Ed Foundation, Talent
computer science, Congressional App Challenge, Jim McGovern, Joseph P Kennedy III, Katherine Clark, mobile apps, Seth Moulton, William Keating

Promoting CS Education: Congressional App Challenge

Congressional App Challenge MAOn December 4th, participants in the annual Congressional App Challenge (CAC) gathered at the Massachusetts State House to share their projects. The Congressional App Challenge (CAC) is a congressional initiative that seeks to encourage student engagement in coding and computer science through local app challenges hosted by Members of Congress. This year, over 165 Members of Congress signed up to participate, including Massachusetts reps Jim McGovern, Joe Kennedy, Katherine Clark, Seth Moulton, and William Keating.

The CAC aims to bridge the gender, geographic, and racial gaps in tech. In its first two years, the program yielded 239 challenges across 33 states. Over 1,150 apps were created by nearly 4,000 students, and participant demographics surpassed all industry diversity metrics, with young women representing 30% of all competitors.

This year Massachusetts fielded 42 teams across five congressional districts. About a dozen of these teams attended the State House event where they mingled with representatives from the congressional offices, judges, members of industry, and school officials.

CAC MA 09 winners 2017Pembroke High School had a large number of participants in the challenge due to its strong computer science (CS) curriculum. A number of the teams, including the MA congressional district 9 winners, Matthew Nugent, James Milinazzo, and Michael Teevens, are in a CS independent study, CS Principles. This class focuses on CAC in the fall and Java development in the spring. The students have the opportunity to become Certified Java Developers as part of the course.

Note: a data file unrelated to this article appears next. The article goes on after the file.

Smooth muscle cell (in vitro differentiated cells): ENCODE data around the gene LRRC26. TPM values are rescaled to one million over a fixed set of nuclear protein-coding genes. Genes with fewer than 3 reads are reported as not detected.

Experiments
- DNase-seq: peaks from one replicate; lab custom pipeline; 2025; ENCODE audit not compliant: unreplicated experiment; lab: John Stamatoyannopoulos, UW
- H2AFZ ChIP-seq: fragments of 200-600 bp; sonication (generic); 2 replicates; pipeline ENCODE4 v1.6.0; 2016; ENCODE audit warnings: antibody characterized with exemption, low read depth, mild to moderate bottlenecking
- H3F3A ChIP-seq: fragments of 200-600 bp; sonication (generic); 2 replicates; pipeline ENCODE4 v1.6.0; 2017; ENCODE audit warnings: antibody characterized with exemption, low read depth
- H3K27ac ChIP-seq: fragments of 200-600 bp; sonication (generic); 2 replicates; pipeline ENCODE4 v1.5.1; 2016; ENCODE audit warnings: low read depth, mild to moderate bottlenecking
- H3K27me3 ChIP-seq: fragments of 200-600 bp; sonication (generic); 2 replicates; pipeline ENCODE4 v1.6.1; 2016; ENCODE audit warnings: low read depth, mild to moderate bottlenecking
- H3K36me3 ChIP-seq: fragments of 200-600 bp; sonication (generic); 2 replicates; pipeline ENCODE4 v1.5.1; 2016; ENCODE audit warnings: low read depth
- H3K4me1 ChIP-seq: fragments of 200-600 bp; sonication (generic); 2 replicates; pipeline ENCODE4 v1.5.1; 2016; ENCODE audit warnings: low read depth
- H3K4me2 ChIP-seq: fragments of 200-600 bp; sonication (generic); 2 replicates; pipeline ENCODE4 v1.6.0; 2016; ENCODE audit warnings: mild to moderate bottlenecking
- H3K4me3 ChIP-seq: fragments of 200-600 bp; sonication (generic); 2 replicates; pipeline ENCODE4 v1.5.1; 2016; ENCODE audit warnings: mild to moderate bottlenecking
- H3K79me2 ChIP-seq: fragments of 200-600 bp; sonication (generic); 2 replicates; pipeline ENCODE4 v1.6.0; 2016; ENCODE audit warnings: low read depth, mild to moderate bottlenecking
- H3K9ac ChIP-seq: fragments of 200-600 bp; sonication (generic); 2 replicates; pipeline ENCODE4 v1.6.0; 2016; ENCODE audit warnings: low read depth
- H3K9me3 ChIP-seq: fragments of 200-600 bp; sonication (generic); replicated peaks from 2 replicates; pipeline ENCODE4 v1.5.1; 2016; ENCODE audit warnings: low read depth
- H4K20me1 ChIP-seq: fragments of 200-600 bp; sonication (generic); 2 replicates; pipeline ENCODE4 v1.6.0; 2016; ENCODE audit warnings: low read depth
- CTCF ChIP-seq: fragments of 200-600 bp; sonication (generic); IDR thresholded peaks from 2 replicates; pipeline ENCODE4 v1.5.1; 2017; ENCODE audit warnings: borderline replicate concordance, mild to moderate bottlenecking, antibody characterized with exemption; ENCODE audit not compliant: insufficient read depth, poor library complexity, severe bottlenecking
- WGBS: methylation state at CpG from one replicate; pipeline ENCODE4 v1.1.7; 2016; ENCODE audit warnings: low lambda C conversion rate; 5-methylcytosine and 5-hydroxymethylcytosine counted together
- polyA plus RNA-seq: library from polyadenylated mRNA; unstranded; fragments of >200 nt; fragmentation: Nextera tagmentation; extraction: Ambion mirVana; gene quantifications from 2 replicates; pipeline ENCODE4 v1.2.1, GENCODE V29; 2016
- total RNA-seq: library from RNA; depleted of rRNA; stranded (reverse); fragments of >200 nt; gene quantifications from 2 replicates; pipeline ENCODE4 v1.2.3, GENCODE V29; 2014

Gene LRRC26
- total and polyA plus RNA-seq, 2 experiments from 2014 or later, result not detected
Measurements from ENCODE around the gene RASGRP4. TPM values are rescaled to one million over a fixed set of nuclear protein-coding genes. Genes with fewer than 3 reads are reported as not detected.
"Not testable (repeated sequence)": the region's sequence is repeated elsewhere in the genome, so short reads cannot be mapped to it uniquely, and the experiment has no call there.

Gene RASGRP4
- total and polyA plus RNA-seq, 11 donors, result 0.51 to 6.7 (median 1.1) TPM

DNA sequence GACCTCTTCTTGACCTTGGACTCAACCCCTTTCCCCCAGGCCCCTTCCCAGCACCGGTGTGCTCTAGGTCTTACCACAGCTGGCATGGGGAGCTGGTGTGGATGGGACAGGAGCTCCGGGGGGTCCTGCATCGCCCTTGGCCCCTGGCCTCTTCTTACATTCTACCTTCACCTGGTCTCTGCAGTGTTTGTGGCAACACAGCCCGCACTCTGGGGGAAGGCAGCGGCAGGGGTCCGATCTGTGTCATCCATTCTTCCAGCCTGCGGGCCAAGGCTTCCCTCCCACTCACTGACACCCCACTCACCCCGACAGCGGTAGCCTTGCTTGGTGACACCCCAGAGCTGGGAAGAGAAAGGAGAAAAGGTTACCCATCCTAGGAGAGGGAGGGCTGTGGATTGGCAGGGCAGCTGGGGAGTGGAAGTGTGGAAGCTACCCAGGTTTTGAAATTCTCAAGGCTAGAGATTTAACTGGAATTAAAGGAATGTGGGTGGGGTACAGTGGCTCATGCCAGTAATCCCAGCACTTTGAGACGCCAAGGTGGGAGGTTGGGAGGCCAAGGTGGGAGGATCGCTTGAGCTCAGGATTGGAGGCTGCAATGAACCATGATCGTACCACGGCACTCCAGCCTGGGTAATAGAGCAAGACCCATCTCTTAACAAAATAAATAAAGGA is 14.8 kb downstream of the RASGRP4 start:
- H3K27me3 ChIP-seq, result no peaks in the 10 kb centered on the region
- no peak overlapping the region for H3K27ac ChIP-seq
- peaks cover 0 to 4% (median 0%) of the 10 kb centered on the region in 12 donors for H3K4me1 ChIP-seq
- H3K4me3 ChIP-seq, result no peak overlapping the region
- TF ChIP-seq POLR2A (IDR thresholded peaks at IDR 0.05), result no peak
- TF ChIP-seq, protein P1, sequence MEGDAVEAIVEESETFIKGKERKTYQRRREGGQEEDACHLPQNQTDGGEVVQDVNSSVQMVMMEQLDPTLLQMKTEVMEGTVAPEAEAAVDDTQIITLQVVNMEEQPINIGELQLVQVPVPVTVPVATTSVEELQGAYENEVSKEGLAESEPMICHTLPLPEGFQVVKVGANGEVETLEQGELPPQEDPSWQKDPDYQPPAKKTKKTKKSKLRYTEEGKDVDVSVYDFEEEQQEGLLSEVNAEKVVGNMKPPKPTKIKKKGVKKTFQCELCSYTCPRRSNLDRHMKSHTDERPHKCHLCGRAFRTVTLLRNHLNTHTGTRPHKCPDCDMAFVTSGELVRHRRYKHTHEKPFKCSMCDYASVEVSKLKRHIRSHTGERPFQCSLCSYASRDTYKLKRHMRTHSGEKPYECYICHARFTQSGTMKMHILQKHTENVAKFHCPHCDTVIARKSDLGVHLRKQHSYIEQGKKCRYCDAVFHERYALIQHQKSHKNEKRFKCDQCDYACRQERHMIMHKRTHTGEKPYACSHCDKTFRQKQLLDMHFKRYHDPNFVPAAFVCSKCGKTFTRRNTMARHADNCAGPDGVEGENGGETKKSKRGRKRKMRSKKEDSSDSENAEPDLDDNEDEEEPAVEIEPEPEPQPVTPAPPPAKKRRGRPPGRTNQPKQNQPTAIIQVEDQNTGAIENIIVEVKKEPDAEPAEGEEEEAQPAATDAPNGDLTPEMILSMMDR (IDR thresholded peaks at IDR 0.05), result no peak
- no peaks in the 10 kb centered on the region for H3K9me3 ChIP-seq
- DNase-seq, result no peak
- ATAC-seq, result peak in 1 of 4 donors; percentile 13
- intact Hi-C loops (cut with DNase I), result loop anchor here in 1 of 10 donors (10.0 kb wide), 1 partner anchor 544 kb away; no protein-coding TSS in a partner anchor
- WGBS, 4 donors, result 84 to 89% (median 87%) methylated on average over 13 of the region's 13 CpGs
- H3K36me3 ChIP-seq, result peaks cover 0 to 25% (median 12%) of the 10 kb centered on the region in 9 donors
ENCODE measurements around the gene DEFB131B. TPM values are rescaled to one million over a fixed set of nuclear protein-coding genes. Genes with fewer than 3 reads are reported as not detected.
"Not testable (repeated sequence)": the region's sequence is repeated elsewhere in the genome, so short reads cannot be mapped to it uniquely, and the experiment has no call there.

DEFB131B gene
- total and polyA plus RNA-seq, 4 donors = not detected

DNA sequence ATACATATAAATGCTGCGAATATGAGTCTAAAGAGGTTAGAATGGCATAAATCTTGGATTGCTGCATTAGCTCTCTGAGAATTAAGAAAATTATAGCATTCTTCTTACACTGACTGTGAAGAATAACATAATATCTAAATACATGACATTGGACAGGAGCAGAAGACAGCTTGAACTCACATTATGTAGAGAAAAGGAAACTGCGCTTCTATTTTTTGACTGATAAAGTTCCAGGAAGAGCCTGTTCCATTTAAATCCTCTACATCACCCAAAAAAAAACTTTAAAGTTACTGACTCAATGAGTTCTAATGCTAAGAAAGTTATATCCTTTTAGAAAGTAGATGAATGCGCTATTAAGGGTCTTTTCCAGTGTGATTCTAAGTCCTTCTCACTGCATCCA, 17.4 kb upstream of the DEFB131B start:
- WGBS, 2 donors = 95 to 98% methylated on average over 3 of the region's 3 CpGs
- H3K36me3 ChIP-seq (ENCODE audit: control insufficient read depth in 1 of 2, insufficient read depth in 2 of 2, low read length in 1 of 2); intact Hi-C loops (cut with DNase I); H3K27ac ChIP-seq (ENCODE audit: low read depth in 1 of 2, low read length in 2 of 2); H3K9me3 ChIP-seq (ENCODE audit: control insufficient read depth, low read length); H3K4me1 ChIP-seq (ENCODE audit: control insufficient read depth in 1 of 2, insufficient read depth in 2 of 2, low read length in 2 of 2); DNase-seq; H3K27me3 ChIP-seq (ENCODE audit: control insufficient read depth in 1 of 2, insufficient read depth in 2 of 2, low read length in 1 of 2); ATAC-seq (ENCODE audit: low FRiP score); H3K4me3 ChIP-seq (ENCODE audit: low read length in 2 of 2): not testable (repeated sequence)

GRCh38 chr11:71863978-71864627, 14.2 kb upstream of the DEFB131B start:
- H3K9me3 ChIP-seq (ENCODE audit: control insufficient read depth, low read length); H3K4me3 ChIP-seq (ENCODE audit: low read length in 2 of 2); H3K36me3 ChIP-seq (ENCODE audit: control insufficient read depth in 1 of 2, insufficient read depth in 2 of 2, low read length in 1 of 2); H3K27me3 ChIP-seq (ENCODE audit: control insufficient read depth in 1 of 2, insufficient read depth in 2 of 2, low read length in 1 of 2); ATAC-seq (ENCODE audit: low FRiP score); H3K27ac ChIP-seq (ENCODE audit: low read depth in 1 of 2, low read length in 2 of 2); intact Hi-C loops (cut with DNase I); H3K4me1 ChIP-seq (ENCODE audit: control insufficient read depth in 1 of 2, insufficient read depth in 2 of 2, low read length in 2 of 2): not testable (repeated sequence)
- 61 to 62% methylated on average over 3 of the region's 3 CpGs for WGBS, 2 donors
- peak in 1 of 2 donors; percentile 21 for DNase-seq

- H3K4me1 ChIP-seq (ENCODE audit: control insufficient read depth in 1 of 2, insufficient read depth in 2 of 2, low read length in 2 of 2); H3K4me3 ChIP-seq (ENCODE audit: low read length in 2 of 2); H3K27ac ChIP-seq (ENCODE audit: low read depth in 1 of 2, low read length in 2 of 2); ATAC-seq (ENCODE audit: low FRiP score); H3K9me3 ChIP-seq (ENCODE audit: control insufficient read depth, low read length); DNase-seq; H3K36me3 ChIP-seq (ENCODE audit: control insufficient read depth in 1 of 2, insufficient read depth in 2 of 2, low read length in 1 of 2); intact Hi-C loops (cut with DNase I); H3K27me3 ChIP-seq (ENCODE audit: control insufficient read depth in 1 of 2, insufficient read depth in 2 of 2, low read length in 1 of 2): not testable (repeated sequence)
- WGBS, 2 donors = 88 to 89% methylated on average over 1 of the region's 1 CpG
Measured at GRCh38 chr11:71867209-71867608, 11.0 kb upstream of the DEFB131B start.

CAC Pembroke girl scaledPembroke CS and robotics teacher, Elaine Griggs, wants to encourage more girls to participate in the CS courses available. She has an ally in Caleigh Judson, one of the few girls in Elaine’s class. Caleigh has plans to visit the middle school to encourage girls to pursue CS in high school. As Caleigh says, “Girls are really blind to CS. They don’t know how cool it is.”

CS and girls



CAC 2017 students Kriti Dhiman, a freshman at Newton South, is one girl who does not need encouragement. She developed her clean water app as part of an entrepreneurship class at TiE Boston and decided to continue refining her app as part of CAC. She develops apps for fun and has participated in a competition through ProjectCSGIRLS.

The State House celebration ended with remarks from Tom Hopcroft of MassTLC, Rachel Decoste of CAC, and representatives from the Congressmembers’ staffs, followed by a tour for the students.

See a list of winners from across the country and view their project demo videos.

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